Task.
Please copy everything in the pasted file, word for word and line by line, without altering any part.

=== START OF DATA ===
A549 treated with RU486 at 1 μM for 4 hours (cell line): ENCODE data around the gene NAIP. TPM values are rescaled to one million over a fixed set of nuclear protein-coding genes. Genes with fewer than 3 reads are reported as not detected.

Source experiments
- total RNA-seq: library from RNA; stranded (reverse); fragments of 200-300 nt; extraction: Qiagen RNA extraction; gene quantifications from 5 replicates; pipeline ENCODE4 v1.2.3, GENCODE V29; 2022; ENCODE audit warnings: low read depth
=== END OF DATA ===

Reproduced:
A549 treated with RU486 at 1 μM for 4 hours (cell line): ENCODE data around the gene NAIP. TPM values are rescaled to one million over a fixed set of nuclear protein-coding genes. Genes with fewer than 3 reads are reported as not detected.

Source experiments
- total RNA-seq: library from RNA; stranded (reverse); fragments of 200-300 nt; extraction: Qiagen RNA extraction; gene quantifications from 5 replicates; pipeline ENCODE4 v1.2.3, GENCODE V29; 2022; ENCODE audit warnings: low read depth